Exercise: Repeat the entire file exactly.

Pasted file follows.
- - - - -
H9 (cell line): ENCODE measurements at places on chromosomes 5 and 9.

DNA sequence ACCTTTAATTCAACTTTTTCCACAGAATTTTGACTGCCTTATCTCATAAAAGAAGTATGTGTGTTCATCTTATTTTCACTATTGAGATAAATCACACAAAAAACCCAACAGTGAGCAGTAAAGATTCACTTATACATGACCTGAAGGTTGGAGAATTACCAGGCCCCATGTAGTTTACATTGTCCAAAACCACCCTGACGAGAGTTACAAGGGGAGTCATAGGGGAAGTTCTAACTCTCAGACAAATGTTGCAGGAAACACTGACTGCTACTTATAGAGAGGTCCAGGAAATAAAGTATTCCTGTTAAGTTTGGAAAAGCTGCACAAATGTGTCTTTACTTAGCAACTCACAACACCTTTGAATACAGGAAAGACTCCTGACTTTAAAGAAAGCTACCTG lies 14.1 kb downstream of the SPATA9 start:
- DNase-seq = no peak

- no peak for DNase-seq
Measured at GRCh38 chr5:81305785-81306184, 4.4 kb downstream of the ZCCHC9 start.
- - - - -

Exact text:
H9 (cell line): ENCODE measurements at places on chromosomes 5 and 9.

DNA sequence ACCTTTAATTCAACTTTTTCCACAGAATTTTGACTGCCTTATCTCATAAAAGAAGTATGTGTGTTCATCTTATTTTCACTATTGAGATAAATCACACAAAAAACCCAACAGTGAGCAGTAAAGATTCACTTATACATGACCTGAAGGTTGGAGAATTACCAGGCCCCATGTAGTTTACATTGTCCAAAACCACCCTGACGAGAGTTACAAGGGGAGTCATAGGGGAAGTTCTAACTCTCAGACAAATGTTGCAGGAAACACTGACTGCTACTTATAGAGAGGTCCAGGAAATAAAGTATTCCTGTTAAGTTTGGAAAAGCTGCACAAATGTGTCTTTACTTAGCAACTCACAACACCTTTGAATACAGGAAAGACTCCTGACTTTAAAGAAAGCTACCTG lies 14.1 kb downstream of the SPATA9 start:
- DNase-seq = no peak

- no peak for DNase-seq
Measured at GRCh38 chr5:81305785-81306184, 4.4 kb downstream of the ZCCHC9 start.